Expert Insight: How serology testing could impact SARS-CoV-2 vaccine delivery

Learn how COVID-19 serology testing may inform long-term vaccination strategy and influence short-term prioritization and delivery

07 May 2021

Dr. Angela Rasmussen, virologist at Siemens Healthineers

Ensuring the effectiveness of COVID-19 vaccines will play a key role in promoting public health, including prioritization of the more vulnerable populations if vaccine supplies are limited, assessing sufficient and durable protection, as well as building and promoting public confidence.

In this on-demand SelectScience® webinar, virologist Dr. Angela Rasmussen details how serology testing is necessary to understand whether vaccination results in seroconversion and a sustained response in each person, especially for high-risk/high-exposure people. She describes how clinical serology testing is relatively low cost and high throughput, with fast turnaround and broad population access, and explains why this testing will be necessary to confirm the production of neutralizing antibodies.

Read on for the highlights of the live Q&A session or register to watch the webinar at a time that suits you.

Q: Does a serological test for immunity also evaluate permission for vaccination?

AR: Some recent data has shown that people who had previously had COVID, as determined by serological testing, were essentially fully protected by a single dose of the Pfizer or Moderna mRNA vaccine. This is one example of how serology testing could be used to re-evaluate priority for vaccine doses, while allowing us to maximize our vaccine supply and still provide people with maximum protection if they are in a high-priority group.

This, and data from people who have had COVID before, suggests that natural immunity does provide some level of protection. In places where there is a serious supply shortage, we could use serological testing to prioritize people who have never been infected before and have no protection, versus people who have some partial protection. Serology testing is something that really should be implemented more, especially as we are trying to use our vaccine dose supplies as efficiently as possible.

Q: In a vaccination program for some viruses, e.g., hepatitis B, we first need to do an analysis of antibodies to the virus before giving the vaccine, to avoid giving it to any previously non-symptomatic infected individuals. Do you think this step should be applied to the coronavirus vaccine programs?

AR: That is not true for every vaccine. It is different for hepatitis B because it is a chronic infection, and that can impact vaccine efficacy. In this case, it might be useful to do serological testing before vaccinating somebody, and you should do PCR testing to make sure that a person is not actively infected when you vaccinate them. It does not matter, in this case, if you are vaccinating people who are seropositive. The only implications have to do with maximizing vaccine supplies, as I discussed before.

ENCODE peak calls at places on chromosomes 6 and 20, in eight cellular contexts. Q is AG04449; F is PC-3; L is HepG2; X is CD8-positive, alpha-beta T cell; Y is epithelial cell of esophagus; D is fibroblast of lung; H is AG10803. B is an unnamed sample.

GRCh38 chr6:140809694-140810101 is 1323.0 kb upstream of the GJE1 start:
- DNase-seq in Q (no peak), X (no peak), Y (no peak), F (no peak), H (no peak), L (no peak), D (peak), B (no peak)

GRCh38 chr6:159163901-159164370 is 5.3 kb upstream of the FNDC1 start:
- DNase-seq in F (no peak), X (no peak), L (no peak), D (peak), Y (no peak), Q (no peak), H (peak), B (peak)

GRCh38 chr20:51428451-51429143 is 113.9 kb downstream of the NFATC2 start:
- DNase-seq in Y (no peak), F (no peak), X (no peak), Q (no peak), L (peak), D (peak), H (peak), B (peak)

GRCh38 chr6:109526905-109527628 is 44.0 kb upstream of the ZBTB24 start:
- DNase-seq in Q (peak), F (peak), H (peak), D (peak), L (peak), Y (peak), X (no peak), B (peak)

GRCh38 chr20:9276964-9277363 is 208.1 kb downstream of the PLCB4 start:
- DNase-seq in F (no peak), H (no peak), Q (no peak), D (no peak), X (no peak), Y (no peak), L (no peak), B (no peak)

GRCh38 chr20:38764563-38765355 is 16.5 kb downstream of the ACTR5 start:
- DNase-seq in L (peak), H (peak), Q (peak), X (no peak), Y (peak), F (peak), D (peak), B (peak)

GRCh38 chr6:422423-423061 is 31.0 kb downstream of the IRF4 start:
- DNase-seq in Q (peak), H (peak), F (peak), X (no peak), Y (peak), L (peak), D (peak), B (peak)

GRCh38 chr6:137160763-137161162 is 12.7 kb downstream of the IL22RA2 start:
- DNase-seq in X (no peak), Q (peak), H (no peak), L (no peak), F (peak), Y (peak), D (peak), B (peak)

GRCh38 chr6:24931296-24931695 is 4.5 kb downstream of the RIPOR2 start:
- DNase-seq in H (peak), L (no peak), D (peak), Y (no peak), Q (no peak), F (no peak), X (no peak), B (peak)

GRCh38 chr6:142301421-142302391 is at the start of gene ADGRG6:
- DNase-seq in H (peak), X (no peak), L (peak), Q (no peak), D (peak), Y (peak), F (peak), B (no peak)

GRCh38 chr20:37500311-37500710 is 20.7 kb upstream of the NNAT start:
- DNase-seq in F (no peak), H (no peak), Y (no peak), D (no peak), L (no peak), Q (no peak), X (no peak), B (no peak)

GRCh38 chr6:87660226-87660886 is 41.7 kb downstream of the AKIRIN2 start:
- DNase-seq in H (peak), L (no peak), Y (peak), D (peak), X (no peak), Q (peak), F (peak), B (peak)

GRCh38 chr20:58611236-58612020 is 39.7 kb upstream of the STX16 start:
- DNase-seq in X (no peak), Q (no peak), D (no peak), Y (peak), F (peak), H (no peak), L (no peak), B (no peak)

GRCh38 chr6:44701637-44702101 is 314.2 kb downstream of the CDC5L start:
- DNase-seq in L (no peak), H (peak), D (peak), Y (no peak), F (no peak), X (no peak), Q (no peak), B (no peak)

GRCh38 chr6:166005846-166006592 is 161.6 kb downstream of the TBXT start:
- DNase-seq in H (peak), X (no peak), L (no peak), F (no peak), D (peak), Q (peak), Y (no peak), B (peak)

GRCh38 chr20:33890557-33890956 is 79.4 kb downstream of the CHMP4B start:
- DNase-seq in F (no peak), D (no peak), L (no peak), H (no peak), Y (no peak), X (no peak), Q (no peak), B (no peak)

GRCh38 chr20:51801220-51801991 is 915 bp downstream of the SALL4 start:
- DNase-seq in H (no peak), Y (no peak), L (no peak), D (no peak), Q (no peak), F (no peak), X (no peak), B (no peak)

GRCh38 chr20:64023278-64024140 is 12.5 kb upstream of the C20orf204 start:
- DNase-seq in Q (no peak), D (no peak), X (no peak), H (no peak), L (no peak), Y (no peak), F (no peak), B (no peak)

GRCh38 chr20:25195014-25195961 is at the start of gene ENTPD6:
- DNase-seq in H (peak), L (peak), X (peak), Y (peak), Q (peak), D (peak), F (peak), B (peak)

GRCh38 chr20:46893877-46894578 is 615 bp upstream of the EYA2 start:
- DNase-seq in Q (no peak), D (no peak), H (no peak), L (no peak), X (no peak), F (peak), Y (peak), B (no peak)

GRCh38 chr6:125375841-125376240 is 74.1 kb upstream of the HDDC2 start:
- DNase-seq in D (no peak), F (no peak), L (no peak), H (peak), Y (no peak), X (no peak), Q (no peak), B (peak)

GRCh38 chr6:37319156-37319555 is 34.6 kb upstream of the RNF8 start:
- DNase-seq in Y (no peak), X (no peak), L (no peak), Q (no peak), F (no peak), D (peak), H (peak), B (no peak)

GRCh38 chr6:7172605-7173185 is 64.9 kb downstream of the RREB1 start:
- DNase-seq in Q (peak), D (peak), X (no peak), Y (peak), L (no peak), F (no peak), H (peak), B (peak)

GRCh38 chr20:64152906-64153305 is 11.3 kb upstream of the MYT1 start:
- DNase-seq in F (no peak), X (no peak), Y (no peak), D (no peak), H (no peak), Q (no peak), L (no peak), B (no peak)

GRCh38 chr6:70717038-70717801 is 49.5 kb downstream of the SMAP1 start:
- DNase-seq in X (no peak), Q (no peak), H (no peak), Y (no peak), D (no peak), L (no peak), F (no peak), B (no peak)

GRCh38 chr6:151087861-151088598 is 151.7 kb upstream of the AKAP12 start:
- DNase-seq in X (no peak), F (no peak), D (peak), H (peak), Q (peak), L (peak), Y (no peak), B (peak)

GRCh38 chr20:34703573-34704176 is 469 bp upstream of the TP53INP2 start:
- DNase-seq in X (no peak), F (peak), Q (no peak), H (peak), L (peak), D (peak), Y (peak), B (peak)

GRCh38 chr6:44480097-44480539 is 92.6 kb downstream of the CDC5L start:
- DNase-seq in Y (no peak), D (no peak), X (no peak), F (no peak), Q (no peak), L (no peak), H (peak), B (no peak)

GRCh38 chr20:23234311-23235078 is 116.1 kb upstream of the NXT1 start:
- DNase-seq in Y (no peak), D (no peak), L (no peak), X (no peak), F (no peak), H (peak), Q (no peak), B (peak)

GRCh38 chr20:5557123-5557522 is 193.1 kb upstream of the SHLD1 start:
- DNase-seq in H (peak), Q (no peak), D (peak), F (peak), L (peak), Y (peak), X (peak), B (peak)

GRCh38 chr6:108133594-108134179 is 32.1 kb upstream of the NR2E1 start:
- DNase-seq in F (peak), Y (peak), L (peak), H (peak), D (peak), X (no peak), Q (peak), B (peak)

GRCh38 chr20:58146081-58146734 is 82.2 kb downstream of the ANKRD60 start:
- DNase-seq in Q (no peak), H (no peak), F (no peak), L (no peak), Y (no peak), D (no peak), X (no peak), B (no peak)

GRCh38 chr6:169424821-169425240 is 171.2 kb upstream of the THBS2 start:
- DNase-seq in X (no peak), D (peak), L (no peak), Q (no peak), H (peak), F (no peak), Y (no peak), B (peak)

It is important for people to keep in mind that SARS-CoV-2 is a very different virus to something like hepatitis B, which causes chronic infection. Ultimately, we should still be vaccinating people whether they've previously had COVID or not. In the short term, while supplies are limited, we might be using serological testing to prioritize people for vaccination and not to exclude them from vaccination.

Q: What level of SARS-CoV-2 neutralizing antibody has been demonstrated to be protective against reinfection after receiving a vaccine?

AR: Unfortunately, the answer is we don't know. It does appear that neutralizing antibodies are one of the strongest correlates of protective immunity. However, no definitive correlates of protection have been established. The best we can do is say that these antibody levels are at the higher end of the spectrum compared to convalescent patients, in terms of their neutralization. We don't know the threshold at which neutralization becomes equivalent to functional immune protection. 

Q: Are IgG serology assays superior to total antibody serology assays for assessing neutralization activity and for monitoring neutralization activity over time?

AR: Over time, IgG serology assays are going to be the most useful because the IgM response goes down as isotype switching occurs, but the majority of antibodies being produced are IgG. IgM can be helpful, but there have been very inconsistent results in trying to measure IgM, which is one of the reasons why looking at IgM titers or IgM to IgG ratios isn't always useful for diagnosis. Over time, IgM doesn't matter as much in terms of long-term neutralizing antibody titers and long-term immune protection.

What I'd really like to see, rather than looking at IgM, are serology assays that could either look at both IgG and IgA antibodies or distinguish between IgG and IgA antibodies. The reason for that is that IgA antibodies are thought to be very important for immune protection on mucosal surfaces, which is the primary route of transmission for SARS-CoV-2. It's thought that IgA neutralization may be more effective for neutralizing the virus in the upper airway in particular. It would be great to be looking at neutralizing IgA activity over time as well, especially in the context of vaccination, to get a better idea of how well those antibodies might be protecting against infection, as well as protecting against COVID-19 symptomatic disease.

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